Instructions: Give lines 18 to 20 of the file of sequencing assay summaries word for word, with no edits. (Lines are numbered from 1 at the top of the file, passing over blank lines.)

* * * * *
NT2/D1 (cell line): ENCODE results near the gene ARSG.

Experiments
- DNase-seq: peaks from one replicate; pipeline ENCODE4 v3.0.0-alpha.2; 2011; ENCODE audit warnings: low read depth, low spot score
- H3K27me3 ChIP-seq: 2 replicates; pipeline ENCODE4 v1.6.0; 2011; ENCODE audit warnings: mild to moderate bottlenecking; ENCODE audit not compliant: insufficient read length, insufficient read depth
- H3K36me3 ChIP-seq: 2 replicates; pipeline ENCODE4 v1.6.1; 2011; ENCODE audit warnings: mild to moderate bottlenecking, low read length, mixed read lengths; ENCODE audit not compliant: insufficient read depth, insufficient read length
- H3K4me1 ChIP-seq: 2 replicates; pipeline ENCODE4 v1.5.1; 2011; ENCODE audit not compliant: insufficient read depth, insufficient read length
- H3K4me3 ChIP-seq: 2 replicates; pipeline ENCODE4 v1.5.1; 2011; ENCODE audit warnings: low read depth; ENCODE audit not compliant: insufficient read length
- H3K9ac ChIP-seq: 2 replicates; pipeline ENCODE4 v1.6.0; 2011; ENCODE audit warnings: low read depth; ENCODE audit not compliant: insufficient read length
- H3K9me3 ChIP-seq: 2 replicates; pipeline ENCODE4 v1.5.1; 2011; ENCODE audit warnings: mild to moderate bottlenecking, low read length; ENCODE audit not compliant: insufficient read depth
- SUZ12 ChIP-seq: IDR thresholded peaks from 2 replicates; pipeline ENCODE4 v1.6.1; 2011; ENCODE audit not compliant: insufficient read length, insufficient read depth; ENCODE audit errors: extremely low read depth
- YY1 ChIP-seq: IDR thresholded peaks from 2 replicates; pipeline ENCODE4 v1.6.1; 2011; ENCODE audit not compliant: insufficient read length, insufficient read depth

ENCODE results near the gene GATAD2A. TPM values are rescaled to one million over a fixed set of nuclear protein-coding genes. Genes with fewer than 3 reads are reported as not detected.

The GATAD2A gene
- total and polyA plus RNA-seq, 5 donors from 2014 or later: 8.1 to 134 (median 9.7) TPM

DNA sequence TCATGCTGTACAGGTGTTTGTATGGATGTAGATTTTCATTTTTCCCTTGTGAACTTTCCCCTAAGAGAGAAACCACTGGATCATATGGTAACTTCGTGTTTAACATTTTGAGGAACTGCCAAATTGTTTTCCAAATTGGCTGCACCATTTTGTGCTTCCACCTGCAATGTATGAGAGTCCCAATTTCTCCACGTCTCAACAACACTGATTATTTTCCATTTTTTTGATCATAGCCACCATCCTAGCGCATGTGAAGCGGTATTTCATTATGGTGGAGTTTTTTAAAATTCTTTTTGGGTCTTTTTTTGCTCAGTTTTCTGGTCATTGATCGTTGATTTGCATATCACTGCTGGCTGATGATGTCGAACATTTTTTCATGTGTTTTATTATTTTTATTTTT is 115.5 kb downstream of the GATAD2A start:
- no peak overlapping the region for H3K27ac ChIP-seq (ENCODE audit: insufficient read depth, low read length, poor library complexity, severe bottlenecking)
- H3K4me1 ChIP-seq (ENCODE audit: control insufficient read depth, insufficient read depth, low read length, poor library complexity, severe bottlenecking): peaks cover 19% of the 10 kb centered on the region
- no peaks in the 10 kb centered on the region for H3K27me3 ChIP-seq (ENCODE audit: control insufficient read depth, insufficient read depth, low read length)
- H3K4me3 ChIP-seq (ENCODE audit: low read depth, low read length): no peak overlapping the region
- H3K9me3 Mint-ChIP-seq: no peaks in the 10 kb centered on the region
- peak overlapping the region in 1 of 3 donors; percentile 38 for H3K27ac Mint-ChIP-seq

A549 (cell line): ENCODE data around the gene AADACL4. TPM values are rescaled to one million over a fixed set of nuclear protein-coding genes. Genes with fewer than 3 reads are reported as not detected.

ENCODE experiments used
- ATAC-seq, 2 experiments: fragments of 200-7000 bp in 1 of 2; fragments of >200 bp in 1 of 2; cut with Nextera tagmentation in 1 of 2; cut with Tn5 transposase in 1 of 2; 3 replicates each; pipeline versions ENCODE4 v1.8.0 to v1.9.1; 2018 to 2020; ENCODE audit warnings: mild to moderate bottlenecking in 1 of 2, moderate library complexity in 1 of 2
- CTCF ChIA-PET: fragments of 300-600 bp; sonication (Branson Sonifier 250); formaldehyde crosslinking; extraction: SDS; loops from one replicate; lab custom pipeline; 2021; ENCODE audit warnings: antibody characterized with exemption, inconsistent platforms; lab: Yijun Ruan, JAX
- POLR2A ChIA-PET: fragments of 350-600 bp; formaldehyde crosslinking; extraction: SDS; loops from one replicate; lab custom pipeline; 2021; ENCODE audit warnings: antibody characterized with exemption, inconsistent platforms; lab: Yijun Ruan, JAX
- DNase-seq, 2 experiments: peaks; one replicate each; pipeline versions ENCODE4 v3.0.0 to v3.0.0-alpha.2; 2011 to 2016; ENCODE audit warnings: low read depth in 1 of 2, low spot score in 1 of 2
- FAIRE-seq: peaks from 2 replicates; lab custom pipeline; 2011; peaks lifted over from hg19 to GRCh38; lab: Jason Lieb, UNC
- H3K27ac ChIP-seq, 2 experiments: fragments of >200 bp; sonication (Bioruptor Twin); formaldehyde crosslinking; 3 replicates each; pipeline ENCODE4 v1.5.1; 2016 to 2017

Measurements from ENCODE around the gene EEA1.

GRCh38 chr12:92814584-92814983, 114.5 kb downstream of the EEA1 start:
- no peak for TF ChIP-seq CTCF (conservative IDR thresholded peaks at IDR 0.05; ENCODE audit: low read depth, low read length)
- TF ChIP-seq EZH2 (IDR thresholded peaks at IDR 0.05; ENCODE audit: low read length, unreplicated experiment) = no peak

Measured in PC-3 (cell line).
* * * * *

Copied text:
- no peaks in the 10 kb centered on the region for H3K27me3 ChIP-seq (ENCODE audit: control insufficient read depth, insufficient read depth, low read length)
- H3K4me3 ChIP-seq (ENCODE audit: low read depth, low read length): no peak overlapping the region
- H3K9me3 Mint-ChIP-seq: no peaks in the 10 kb centered on the region